* BOJ unexpectedly adopts negative rates in big stimulus step
* Global shares rise surge on surprise BOJ move
* Yen falls, 10-year JGB yield plumbs record low
* Oil gains on hopes major oil exporters to reach deal (Adds close of European bond, stock markets)
By Herbert Lash
NEW YORK, Jan 29 (Reuters) - Global equities jumped and the yen slumped on Friday after the Bank of Japan stunned markets by adopting negative interest rates, while hopes the U.S. Federal Reserve will slow the pace of future rate hikes also underpinned stock gains.
The BOJ unexpectedly cut a benchmark rate below zero in another bold move to stimulate the Japanese economy as volatile markets and slowing global growth threaten the central bank's efforts to overcome deflation.
Global equities surged, the yen tumbled and sovereign debt rallied after the BOJ said it would charge 0.1 percent for excess reserves and may cut rates further if necessary, an aggressive policy pioneered by the European Central Bank.
The yield on benchmark 10-year Japanese government bonds plunged to a record low of 0.09 percent, and the yen fell 1.87 percent to 121.03, on track for its biggest daily decline against the U.S. dollar in over a year.
The Nikkei share index whipsawed, but closed 2.8 percent higher. Shares on Wall Street and in Europe rose more than 1 percent, as did MSCI's all-country world stock index , which gained 1.56 percent.
"The BOJ decision was a massive surprise. It's further money printing from Japan on a massive scale after having told the markets that they're not doing it," said Will Hamlyn, investment analyst at Manulife Asset Management. "That triggered European investors to push the risk-on button."
Advisory firm Oxford Economics said Japan's move, bringing to five the number of world central banks that have used negative interest rates, indicates they are here to stay - though their impact and effectiveness remain to be seen.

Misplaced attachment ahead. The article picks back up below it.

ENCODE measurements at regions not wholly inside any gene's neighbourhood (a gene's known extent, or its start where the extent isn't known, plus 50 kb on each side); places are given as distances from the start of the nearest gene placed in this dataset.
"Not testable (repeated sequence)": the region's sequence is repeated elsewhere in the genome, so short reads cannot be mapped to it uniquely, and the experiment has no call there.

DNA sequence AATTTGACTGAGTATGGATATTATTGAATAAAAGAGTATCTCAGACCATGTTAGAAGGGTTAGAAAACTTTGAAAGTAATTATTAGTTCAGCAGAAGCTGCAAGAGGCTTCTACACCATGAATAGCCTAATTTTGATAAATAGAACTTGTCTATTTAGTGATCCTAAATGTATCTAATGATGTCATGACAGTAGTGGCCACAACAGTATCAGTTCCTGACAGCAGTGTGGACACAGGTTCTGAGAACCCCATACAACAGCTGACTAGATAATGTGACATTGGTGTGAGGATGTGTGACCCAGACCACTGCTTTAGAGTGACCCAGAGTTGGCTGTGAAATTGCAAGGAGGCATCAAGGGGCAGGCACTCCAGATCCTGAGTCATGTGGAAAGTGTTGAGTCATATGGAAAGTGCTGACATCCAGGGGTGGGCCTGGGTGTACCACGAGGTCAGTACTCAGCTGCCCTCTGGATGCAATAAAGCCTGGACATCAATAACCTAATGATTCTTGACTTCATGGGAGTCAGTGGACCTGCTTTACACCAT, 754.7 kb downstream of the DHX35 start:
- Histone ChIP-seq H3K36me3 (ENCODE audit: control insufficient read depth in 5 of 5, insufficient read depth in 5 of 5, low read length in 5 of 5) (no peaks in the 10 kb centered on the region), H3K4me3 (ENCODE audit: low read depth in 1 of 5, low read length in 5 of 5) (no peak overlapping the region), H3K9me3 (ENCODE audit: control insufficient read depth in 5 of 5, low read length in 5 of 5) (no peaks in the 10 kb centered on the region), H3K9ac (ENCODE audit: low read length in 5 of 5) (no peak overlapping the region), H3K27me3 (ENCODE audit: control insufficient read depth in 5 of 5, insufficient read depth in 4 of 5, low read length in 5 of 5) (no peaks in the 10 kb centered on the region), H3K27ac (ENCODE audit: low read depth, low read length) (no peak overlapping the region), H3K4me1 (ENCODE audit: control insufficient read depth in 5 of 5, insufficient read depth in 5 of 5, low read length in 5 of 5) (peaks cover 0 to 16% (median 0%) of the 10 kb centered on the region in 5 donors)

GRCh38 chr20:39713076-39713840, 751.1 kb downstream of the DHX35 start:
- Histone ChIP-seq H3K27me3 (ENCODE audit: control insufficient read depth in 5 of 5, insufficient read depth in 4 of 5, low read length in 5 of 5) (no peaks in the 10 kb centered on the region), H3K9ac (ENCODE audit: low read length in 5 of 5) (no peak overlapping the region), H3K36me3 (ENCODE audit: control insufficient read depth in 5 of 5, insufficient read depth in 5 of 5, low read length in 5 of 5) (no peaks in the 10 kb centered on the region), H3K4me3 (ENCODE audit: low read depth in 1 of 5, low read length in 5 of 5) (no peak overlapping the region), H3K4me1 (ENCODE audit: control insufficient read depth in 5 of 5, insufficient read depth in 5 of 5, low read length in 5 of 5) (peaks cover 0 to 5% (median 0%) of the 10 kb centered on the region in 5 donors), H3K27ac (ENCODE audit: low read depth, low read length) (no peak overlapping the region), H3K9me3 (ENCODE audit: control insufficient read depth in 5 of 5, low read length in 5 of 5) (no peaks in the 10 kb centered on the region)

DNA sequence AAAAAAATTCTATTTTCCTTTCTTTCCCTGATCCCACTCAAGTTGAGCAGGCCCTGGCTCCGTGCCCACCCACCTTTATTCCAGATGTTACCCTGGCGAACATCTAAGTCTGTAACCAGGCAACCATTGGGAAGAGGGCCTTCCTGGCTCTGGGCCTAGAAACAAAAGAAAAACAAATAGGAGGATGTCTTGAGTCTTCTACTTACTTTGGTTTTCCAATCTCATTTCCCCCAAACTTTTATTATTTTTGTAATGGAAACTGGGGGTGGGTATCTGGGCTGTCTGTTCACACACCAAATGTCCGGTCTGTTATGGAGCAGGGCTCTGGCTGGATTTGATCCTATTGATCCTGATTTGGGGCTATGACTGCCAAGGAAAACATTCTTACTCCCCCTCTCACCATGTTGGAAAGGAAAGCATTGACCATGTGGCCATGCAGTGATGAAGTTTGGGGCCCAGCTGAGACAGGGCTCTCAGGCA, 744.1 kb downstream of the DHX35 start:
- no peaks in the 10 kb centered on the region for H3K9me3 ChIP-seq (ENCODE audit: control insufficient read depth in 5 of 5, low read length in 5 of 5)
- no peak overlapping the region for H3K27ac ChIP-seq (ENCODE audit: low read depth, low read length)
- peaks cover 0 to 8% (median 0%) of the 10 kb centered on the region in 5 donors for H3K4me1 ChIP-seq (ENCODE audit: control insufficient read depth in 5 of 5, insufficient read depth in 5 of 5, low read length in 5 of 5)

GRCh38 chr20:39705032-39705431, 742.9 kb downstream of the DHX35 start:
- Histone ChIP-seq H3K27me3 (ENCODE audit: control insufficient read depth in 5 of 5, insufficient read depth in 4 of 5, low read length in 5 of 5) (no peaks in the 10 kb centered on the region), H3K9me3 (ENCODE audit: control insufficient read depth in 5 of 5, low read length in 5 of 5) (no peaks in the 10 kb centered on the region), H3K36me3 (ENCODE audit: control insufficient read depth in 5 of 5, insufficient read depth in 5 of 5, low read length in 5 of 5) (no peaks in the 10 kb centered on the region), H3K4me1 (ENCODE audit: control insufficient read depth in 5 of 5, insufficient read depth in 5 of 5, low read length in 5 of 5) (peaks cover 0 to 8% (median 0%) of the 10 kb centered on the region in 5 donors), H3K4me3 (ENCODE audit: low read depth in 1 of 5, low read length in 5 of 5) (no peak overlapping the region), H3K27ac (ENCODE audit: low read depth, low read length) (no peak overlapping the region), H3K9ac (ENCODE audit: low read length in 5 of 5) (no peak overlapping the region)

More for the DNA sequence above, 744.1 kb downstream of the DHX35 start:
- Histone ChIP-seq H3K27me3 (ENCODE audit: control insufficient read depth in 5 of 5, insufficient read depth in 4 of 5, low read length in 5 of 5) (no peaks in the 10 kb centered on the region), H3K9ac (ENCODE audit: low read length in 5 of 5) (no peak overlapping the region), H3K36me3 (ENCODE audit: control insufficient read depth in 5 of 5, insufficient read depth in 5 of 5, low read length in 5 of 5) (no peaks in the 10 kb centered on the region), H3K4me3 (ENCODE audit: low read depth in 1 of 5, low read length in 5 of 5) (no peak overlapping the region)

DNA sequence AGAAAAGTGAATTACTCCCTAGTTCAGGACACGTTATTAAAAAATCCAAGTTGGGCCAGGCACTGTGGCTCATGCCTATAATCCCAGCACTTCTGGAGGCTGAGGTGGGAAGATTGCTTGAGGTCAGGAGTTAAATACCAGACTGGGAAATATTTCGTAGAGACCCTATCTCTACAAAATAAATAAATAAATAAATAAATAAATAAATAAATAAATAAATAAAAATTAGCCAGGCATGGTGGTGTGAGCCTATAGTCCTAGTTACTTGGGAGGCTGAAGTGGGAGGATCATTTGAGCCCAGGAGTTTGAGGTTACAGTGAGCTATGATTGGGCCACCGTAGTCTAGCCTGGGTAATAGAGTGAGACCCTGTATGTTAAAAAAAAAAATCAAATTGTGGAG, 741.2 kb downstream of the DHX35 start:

A sharp braking of U.S. economic growth in the fourth quarter raised expectations that the Fed would go slow on future interest rate hikes, helping lift equity markets.
U.S. gross domestic product rose at an annualized 0.7 percent, below an expected 0.8 percent gain, as a strong dollar and tepid global demand hurt exports.
The pan-European FTSEurofirst 300 index closed 2.27 percent higher at 1,348.08. For the month, the index fell 6.2 percent, its worst January since 2008, but better than a 12 percent decline at mid-month due to China growth worries.
The Dow Jones industrial average rose 281.13 points, or 1.75 percent, to 16,350.77. The S&P 500 gained 32.4 points, or 1.71 percent, to 1,925.76 and the Nasdaq Composite added 71.37 points, or 1.58 percent, to 4,578.05.
Euro zone bond yields tumbled, with German yields set for their biggest monthly fall in two years following the BOJ's surprise move. U.S. Treasury yields fell to four-month lows.
Germany's 10-year Bund yield fell 6.5 basis points to 0.26 percent, its lowest level since late April 2015. The 37 basis point decline in January was its biggest monthly drop since May 2012.
Benchmark 10-year notes were last up 15/32 in price, pushing their yield down to 1.9313 percent after earlier sliding to 1.91 percent, the lowest since Oct. 2.
The euro fell to a session low against the dollar after the U.S. GDP report, dropping 0.91 percent to $1.0837.
The dollar index, tracking the dollar against a basket of major currencies, rose 1.108 percent to 99.576.
Oil hit $35 a barrel, marking a gain of about 25 percent from 12-year lows seen earlier in January, on prospects that a deal between major exporters to cut production could help reduce one of the worst oil gluts in history.
Brent futures pared gains to rise 57 cents to $34.46 a barrel, while U.S. futures rose 11 cents to $33.32 a barrel. (Editing by Nick Zieminski and Bernadette Baum)